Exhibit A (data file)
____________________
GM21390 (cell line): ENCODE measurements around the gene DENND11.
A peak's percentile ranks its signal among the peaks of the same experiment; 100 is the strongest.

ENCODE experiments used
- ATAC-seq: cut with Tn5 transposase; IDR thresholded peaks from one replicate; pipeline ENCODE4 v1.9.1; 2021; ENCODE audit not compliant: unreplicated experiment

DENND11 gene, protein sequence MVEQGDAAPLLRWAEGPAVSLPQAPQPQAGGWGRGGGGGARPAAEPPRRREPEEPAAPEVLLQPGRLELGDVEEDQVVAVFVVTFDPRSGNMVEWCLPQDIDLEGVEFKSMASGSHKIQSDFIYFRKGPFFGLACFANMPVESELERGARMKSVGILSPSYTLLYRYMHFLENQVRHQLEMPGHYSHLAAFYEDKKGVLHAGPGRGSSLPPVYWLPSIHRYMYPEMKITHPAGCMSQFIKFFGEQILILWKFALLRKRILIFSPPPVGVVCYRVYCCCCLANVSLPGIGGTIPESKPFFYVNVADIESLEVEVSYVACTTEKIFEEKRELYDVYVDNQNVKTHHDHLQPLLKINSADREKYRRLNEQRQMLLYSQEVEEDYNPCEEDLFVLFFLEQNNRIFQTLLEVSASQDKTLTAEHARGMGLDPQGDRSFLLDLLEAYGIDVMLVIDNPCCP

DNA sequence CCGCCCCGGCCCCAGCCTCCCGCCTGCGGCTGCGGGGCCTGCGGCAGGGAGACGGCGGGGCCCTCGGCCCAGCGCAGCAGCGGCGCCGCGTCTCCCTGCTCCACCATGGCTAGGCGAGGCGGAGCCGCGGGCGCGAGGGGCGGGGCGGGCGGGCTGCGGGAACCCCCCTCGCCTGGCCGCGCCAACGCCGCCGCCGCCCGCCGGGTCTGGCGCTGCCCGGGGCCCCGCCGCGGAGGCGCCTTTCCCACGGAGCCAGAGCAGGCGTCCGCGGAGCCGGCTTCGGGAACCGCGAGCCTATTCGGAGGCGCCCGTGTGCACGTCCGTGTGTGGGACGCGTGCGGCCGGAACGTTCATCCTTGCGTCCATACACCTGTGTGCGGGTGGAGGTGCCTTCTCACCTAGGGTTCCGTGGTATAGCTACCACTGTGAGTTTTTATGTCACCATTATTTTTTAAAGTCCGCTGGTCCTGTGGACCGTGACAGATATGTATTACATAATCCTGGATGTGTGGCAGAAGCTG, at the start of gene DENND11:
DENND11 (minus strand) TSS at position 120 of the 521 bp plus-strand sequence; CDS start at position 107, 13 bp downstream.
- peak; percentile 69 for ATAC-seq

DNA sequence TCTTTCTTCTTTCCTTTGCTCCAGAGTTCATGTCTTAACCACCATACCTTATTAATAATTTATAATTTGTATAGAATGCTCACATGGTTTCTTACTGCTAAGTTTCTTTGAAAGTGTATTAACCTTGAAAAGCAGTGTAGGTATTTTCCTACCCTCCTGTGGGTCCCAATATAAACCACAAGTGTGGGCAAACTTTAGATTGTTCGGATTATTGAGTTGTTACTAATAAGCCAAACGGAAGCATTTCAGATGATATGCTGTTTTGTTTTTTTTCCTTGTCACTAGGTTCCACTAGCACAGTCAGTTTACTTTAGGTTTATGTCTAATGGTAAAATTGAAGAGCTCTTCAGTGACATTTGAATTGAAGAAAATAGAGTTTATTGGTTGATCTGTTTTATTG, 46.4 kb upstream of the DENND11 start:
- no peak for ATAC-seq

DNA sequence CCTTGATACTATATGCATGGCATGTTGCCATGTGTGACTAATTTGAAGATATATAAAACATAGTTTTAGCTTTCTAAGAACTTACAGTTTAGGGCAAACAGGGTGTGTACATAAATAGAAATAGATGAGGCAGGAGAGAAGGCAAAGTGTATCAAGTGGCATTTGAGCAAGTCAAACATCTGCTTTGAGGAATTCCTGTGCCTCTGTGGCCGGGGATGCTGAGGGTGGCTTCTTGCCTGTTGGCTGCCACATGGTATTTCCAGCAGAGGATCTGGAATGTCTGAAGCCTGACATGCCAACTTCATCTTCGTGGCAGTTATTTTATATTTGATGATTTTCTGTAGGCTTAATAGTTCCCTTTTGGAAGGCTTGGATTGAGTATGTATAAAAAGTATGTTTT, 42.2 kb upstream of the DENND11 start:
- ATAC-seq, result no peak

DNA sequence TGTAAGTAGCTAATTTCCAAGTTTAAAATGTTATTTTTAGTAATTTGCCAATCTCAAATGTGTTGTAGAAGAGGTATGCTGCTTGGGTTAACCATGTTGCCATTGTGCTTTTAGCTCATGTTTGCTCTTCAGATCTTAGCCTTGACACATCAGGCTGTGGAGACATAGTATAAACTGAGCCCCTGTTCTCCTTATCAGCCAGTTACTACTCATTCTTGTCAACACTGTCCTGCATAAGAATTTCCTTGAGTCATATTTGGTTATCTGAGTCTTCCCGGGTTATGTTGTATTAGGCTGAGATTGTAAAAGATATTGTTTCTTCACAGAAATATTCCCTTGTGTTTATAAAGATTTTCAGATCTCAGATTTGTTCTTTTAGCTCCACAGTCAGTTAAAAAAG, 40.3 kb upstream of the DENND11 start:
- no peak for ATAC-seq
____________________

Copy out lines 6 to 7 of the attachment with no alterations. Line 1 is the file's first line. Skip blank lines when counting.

DNA sequence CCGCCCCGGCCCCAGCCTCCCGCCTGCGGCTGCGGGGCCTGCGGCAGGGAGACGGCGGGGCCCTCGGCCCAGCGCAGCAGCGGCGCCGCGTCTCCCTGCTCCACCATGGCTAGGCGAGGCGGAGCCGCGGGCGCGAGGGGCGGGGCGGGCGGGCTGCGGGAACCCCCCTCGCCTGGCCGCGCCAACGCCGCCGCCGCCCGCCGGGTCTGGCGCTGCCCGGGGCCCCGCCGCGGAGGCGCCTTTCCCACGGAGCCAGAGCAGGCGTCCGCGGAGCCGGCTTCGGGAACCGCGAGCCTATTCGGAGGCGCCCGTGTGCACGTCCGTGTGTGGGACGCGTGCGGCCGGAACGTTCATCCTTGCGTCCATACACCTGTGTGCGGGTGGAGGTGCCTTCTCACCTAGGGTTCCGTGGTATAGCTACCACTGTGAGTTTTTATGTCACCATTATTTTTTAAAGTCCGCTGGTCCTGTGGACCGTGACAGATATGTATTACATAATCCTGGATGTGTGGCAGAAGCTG, at the start of gene DENND11:
DENND11 (minus strand) TSS at position 120 of the 521 bp plus-strand sequence; CDS start at position 107, 13 bp downstream.